• Cognitive levels of participants vary
  • Qualification algorithms, eligibility criteria, and compliance requirements are complex
  • Data is collected on-site and at-home, sometimes from caregivers
  • Criteria-dependent tasks abound, such as timed assessments

    For success, patient/caregiver engagement is crucial. Specialized technologies encourage protocol adherence and ease processes with options such as edit checks, remote monitoring, BYOD, and indication-specific questionnaires. For timely, functional implementation, everything from translation services to IRB/EC submission to logistics management to help desk requires feedback and support.

4. A Unified Platform Enables Efficient, Multimodal Study Builds

From initial protocol review through deployment, step-by-step cooperation, recommendations, and support produce the most apt solutions. A single design, interchangeable across smartphones, PCs, and tablets, delivers the best study team, patient, and site user experiences. Collaborative prototyping should begin early and continue through user acceptance testing (UAT). Easily configured tools enable structured diagnostic interviews and complex assessments. Standard questionnaires and graphics capabilities should be included.

 A user-friendly ePRO and patient engagement application with dynamic timed-response diaries can improve compliance via real-time adaptive reminder notifications delivered on provisioned or patients’ smartphones.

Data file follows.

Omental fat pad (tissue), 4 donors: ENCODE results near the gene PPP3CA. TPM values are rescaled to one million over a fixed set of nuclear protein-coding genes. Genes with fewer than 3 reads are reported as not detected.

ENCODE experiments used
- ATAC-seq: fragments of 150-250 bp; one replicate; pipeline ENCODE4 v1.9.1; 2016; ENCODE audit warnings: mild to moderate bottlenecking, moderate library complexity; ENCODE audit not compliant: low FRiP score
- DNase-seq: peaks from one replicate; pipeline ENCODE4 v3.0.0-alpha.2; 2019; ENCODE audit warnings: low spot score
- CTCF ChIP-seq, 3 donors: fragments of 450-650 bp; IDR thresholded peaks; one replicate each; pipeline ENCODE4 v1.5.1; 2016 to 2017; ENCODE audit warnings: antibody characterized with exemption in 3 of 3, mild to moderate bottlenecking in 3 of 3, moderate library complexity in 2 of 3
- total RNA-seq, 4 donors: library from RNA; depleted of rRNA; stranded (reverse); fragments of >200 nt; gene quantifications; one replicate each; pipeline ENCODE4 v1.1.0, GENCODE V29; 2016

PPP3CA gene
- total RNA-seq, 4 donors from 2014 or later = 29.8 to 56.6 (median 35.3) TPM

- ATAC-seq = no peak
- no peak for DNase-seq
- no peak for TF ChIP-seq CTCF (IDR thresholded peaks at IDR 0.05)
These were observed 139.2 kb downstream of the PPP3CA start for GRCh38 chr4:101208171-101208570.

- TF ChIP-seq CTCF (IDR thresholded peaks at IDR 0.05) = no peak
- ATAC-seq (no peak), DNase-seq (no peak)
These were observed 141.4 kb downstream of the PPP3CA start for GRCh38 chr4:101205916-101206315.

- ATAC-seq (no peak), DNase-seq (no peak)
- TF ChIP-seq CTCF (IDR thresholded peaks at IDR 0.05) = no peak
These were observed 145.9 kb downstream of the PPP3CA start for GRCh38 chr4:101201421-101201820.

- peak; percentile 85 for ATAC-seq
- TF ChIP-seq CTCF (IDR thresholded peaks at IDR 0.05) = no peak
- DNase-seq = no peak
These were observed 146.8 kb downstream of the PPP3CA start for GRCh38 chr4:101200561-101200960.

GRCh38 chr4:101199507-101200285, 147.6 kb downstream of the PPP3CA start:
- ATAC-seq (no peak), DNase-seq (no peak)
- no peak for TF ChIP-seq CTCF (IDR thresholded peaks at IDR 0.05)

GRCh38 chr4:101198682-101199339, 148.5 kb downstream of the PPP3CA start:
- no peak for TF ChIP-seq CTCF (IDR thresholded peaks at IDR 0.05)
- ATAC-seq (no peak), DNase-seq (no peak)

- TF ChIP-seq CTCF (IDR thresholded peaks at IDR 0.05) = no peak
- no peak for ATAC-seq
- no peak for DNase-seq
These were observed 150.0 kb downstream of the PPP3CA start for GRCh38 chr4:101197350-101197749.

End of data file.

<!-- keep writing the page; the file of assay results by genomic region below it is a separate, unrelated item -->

For sponsors, surveillance dashboards facilitate monitoring of patient diaries, eligibility, and safety data as well as enrollment and screening stats or date/time stamp anomalies. Algorithms can be incorporated to determine, for example, what qualifies as a migraine and to support rescue medication workflows.

A compelling solution for ePRO/eCOA and DDC must include functionalities that promote correct study execution, afford study teams real-time data visibility, and help patients stay engaged and adhere to demanding CNS protocols.

Powerful, Adaptable Technology Must Be Backed By an Experienced Partner

Finding an experienced, consultative partner that offers highly adaptable eSource data capture and integration solutions (ePRO/eCOA and DDC) can streamline site requirements and shrink study timelines for CNS trials. A fast and successful study build configured to your needs requires therapeutic area-specific strategies and guidance from an attentive, knowledgeable team. Review prototypes and test out the build early to ensure the design is patient-centric. BYOD, real-time adaptive reminders, rescue medication capabilities, and video recording for central rater review may further facilitate your trial.

Kyle Hogan is responsible for the strategic alignment of Clinical Ink’s application for ePRO/eCOA and patient engagement. With 15 years of experience in clinical trials, Kyle has managed global ePRO trial deployments and has been instrumental in development of Clinical Ink’s mobile solutions for patient-centric ePRO/eCOA. He can be reached at